Tiny beads ran down my face and formed a pool of sweat on my chin. I was soaked; my shirt clung to me.
This was, I reasoned, a negligible price to pay for my triumph against the opposing kickball team. As the bell rang I, along with the other fourth-graders, filed back into class, but the elation we felt from the playground victory was soon to be shattered. Well, for my classmates, anyway.
As we walked in, our teacher, Mr. Stansu, asked if we knew anything about the World Trade Center in New York. In a roomful of nine-year-old Canadians, the aggregate of our understanding of an iconic American structure would barely form a couple of sentences, but when Mr. Stansu told us that hijacked airplanes had crashed into the towers, our naïveté ended.
To be honest, a lot of what I heard that morning didn’t quite register. I had emigrated from Saudi Arabia just two years before, and I was still struggling with English. Even though I had attended English as a Second Language classes for a couple years, everything from English letters to the direction in which you read a text was distinct from the Urdu and Arabic languages I spoke.
Two weeks after 9/11, my dad got a new job and our family moved to a small suburb in Upstate New York where the terror attacks had a profound impact on the students in my tiny elementary school. Unlike me, they knew what the World Trade Center was and understood the enormity of the devastation. Muslim radicals had instigated the attacks.
Blending in, sticking out
Most of the kids in my class associated Islam with evil. They didn't know any better; most of what they were being fed by their friends and family polarized them, and so it was natural to share those feelings.
In Toronto, my little section of town was littered with Jamaicans, Indians, Croatians, Nigerians and others. The multitude of diversity made it easy to mesh in because everyone was struggling and everyone was equally an outsider. Plus, there was a large Desi population (people from South Asian countries such as India, Pakistan and Bangladesh). No one I ever interacted with gave me the impression that they had aligned Islam with malice.
My new town was the polar opposite. Nine out of every 10 people were white. During my first few months living there, I felt an anti-Islam sentiment, but I didn’t initially recognize it. For instance, the kids in class ostracized a Muslim classmate, but I attributed their rejection of him to his reclusive nature. Even I avoided him at times.
When people inquired about my faith, I’d tell them that I had never been in a church, only a mosque. The average nine-year-old responded with absurd facial expressions and discomfort, but I didn’t recognize it as anti-Islam, either.
Other classmates sometimes mocked Islam, but I believed their motives weren’t entirely malicious; these were the same kids who rattled off names like “fatty” or “loser,” and so I figured it was typical kid behavior.
To avoid their animosity, I'd tell them I was Christian, not Muslim, but I couldn't hide the truth for long; my mom is Muslim and is rarely seen in public without a hijab on. My classmates made the connection and the mockery resumed.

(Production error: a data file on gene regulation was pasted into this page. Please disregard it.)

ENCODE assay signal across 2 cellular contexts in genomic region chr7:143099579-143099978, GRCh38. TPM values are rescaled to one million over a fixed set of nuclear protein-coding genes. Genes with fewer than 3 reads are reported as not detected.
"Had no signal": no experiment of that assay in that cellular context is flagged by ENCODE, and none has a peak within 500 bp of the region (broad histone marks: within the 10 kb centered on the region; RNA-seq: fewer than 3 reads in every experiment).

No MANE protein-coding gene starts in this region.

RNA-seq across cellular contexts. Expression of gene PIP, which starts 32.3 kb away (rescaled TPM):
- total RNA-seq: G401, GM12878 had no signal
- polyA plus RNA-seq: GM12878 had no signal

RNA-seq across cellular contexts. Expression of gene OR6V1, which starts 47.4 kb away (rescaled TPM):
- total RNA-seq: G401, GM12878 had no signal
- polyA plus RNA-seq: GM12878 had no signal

‘I need you to get pissed off’
By the middle of fourth grade, I pieced together the tragedy, my peers’ reactions to my faith and understood why those around me criticized Islam.
More than four years later, the razzing continued. Before my high school freshman year, football double sessions started in mid-August, as did Ramadan, the Islamic month of fasting during daylight hours. Because I couldn't eat or drink when the sun was up, I'd be lacking that "edge," that hunger to crush the other player.
After one bad play, my coach pulled me aside and barked at me: "I need you to get pissed off; if you want to start, you need to be pissed off."
I couldn't be pissed off; I had to maintain my cool; Ramadan is a month of modesty and self-control, I explained.
"I don't care — you know what the problem with you is? You're just happy, like every other immigrant. You blew shit up and now you’re sitting in this country all content because you ruined it for the rest of us. Do that to the other team. That's what I need you to do."
That sent me into uncontrollable laughter. Other players started laughing too, and this only amplified my frenzy like a feedback loop gone terribly wrong. Death and destruction covered the coach’s face, and he soon had me running laps as punishment.
While I was running, I realized how absurd his mini pump-up speech was. He literally thought that Muslims, as a holistic group of people, condoned the terrorist attacks of 9/11. It didn't anger me that he felt that way because I realized a lot of his misconceptions were due to ignorance as opposed to flat-out disdain. Even my close friends subconsciously associated Islam with terrorism when in fact Islam condemns violence.
People always talk about change and making progress, but no one ever steps up to the plate. Everyone wants to fix human relations, but no one truly wants to do anything about it. You'd have to go out of your way and comfort zone, two things people aren't willing to do, to accomplish anything. Just like a New Year's resolution, you might adhere to a new mindset for a couple of days before you relapse into your old habits and preconceived notions. It's just too much of a chore, which is why I'm so skeptical of all those interracial or interfaith dialogues. They seem so phony, and it's too much effort to participate.
It's been a decade since 9/11. I don't hear the mimicries or the yells. No one is telling me to blow up anyone else anymore, and I haven't felt excluded. But this isn't all about my experience; plenty of other Muslims still face issues. Whether it's always "qualifying" for random security checks at airports or just plain-old hateful speech, it's still there.
And no amount of humor can mask that.